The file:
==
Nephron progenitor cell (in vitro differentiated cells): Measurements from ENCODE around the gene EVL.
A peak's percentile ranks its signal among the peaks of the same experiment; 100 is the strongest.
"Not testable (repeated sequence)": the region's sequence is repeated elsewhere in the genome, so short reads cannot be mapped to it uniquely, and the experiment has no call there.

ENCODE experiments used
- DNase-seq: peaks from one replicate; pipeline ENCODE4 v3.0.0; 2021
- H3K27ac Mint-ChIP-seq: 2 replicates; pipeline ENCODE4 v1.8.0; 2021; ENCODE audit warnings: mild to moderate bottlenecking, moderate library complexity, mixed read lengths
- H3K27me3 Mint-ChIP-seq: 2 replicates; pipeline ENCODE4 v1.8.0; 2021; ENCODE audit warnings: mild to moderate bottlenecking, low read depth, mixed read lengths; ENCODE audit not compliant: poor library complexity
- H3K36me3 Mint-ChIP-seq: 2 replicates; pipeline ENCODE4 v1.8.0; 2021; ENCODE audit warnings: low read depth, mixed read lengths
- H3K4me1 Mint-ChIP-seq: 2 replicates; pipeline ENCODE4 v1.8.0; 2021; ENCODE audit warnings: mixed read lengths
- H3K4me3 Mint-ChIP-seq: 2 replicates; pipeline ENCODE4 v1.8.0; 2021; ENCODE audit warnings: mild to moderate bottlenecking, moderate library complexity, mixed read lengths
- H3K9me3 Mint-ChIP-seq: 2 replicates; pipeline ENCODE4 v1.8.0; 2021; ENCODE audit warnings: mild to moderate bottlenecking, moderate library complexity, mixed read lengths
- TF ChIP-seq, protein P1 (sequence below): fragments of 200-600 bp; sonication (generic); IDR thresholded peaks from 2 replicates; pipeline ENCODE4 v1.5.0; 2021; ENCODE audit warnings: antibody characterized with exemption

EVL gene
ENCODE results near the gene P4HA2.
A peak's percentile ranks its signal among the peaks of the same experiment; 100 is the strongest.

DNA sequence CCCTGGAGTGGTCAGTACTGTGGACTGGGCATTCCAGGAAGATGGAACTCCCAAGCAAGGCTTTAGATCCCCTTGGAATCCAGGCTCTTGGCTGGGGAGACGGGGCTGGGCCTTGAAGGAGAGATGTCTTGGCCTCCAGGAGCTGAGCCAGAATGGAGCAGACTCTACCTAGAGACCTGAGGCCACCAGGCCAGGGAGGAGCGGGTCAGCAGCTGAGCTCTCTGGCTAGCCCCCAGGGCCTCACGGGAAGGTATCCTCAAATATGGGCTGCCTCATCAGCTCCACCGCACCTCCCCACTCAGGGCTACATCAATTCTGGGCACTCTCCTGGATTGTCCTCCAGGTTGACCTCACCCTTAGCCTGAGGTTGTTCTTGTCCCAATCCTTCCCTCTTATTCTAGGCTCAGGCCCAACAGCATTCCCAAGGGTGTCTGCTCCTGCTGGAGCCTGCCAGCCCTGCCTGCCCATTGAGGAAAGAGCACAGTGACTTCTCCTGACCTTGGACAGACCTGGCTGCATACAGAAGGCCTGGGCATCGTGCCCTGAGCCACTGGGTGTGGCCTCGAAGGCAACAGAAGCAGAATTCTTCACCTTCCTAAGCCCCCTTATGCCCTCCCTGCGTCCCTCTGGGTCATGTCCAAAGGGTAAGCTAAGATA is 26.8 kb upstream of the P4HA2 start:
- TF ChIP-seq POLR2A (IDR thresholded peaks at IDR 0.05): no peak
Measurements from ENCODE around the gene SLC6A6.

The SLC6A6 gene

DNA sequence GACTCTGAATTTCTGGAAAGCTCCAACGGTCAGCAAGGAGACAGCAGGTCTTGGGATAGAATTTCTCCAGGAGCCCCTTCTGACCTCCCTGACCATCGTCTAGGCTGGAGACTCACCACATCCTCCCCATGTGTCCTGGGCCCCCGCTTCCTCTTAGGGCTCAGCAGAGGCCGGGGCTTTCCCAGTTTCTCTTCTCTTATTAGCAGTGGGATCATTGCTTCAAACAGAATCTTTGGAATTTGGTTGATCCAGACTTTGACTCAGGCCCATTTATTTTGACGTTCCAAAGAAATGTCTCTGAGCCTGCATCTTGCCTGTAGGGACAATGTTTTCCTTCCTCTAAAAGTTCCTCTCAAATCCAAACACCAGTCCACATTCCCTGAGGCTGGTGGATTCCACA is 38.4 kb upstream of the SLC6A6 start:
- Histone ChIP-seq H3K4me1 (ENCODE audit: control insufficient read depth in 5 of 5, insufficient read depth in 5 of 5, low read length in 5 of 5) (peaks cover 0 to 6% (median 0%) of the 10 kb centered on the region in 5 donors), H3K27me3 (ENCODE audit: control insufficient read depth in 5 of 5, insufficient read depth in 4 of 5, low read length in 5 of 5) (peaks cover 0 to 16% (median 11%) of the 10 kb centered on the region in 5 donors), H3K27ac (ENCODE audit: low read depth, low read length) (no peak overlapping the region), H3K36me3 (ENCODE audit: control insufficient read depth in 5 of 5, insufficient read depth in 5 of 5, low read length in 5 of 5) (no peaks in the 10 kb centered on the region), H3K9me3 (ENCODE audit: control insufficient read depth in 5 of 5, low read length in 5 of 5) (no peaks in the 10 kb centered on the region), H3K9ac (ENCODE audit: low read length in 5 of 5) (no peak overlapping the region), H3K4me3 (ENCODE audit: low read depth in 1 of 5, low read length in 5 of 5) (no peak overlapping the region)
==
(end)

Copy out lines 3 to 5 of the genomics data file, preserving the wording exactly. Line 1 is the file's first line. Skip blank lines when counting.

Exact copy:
"Not testable (repeated sequence)": the region's sequence is repeated elsewhere in the genome, so short reads cannot be mapped to it uniquely, and the experiment has no call there.

ENCODE experiments used
- DNase-seq: peaks from one replicate; pipeline ENCODE4 v3.0.0; 2021